In investing terms, risk indicates the variability of returns associated with investing over time. In other words, the more an investment’s returns go up and down over time, the more risky it is said to be. This is because, as an investor, the more your investment returns fluctuate over time, the less certain you will be about what you can expect to get in future. Greater uncertainty means that there is a greater likelihood that you could get poor returns from your investment or potential to earn significant returns.
While there are many factors that affect the riskiness of an investment, these can be broadly grouped into three categories:
1. Market Risk – This is the risk that unexpected economic, political or other conditions could affect the returns that can be made on the various investments in the market. For example, political instability, the level of economic growth, Government policy, inflation and the level of interest rates can all affect the returns on the various investments in the market. Market risk affects all investments to varying degrees.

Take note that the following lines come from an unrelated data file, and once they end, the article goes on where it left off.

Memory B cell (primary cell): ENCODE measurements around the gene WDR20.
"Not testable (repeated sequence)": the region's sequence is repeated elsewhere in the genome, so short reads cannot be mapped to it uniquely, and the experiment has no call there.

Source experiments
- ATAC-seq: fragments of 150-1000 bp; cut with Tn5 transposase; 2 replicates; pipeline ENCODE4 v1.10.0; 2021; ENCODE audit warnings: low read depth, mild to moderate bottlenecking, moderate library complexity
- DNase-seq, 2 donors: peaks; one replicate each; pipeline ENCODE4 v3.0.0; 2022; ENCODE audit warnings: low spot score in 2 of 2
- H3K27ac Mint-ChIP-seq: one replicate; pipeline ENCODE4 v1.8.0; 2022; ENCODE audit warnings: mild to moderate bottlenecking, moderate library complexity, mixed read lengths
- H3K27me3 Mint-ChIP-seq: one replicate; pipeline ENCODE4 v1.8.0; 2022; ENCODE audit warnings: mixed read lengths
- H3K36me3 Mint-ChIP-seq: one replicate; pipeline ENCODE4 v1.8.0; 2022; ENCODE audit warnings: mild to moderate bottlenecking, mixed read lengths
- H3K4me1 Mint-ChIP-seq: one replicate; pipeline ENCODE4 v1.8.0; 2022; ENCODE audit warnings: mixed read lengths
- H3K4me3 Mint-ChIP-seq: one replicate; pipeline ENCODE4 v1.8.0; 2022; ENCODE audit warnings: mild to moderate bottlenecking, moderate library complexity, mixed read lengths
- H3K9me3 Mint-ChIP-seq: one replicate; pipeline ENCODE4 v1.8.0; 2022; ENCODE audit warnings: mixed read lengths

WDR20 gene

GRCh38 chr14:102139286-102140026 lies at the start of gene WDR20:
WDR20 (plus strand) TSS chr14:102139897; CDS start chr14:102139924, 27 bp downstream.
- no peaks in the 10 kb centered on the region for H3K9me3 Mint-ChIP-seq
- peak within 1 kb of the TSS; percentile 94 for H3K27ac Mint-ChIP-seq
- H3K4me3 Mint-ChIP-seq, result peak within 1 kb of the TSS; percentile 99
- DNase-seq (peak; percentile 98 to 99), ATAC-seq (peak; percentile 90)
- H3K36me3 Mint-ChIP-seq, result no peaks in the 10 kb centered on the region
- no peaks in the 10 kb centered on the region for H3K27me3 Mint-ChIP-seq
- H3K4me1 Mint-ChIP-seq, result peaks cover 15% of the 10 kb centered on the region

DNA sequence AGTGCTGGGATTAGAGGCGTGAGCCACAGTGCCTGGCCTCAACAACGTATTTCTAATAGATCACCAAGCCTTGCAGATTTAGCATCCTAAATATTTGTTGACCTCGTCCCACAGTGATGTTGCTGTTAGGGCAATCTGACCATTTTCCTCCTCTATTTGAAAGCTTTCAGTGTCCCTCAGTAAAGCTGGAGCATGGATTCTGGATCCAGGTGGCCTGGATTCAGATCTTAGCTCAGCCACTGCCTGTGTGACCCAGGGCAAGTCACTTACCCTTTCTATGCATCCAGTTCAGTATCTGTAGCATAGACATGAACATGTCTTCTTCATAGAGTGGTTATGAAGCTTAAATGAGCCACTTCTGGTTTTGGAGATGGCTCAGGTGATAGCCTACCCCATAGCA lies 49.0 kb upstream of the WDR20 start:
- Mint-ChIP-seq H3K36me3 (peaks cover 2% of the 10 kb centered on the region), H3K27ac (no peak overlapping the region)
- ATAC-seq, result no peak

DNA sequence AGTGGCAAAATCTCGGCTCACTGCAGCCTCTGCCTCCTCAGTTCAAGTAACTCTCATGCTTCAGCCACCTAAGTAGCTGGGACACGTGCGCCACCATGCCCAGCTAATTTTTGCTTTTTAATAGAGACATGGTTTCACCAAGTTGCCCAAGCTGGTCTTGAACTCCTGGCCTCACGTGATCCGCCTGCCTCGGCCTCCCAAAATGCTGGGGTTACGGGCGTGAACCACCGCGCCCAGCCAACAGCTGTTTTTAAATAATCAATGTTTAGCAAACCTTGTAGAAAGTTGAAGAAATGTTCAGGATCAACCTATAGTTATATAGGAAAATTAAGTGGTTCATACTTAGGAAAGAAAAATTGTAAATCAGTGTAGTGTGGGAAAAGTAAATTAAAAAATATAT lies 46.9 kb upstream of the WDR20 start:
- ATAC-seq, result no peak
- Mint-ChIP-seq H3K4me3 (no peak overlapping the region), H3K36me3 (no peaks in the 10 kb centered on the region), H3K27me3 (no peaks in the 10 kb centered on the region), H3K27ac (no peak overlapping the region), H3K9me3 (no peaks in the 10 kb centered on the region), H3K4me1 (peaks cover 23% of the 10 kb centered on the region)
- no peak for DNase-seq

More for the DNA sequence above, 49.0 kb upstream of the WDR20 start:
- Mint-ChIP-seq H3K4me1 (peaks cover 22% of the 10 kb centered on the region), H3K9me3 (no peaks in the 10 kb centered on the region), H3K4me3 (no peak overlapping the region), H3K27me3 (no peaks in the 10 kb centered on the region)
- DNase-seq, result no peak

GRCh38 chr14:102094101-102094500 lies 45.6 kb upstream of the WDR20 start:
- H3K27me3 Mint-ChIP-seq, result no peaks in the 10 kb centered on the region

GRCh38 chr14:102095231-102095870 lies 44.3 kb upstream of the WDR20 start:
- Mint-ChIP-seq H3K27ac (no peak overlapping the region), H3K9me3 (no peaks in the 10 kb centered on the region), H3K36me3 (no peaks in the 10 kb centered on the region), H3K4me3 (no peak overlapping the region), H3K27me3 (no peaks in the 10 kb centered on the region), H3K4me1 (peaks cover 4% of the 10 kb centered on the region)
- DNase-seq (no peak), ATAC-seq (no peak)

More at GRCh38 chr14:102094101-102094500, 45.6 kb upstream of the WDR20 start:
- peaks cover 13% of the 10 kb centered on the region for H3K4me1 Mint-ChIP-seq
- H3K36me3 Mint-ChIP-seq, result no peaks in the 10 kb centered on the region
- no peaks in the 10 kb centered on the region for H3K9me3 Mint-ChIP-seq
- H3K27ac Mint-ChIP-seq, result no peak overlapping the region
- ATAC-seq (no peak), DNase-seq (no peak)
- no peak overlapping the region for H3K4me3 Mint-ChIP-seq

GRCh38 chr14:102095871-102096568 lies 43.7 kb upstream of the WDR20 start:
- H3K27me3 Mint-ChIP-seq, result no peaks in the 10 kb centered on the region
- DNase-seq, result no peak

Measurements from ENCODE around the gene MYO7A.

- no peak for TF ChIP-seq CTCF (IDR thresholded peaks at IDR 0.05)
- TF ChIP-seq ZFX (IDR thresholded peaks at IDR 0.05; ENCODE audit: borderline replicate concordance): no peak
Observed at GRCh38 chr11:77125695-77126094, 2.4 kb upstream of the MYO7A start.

2. Industry Risk – Industry risk relates to a particular segment, or industry, within the overall market. For example, if the prices of garments fell in international markets, the performance of local garment manufacturers which export garments would tend to be negatively affected. A likely result of this is a fall in the share prices of companies operating in the garment industry.
3. Specific Risk – Specific risk relates to the performance of a particular investment. For instance, the return on a particular share will depend on the company issuing the share. A profitable company will have a better chance of paying dividends on its shares and generating capital growth than a loss-making company. Therefore, the shareholders in that company are exposed to the quality of the company’s management, processes, workers and other resources, all sources of specific risk.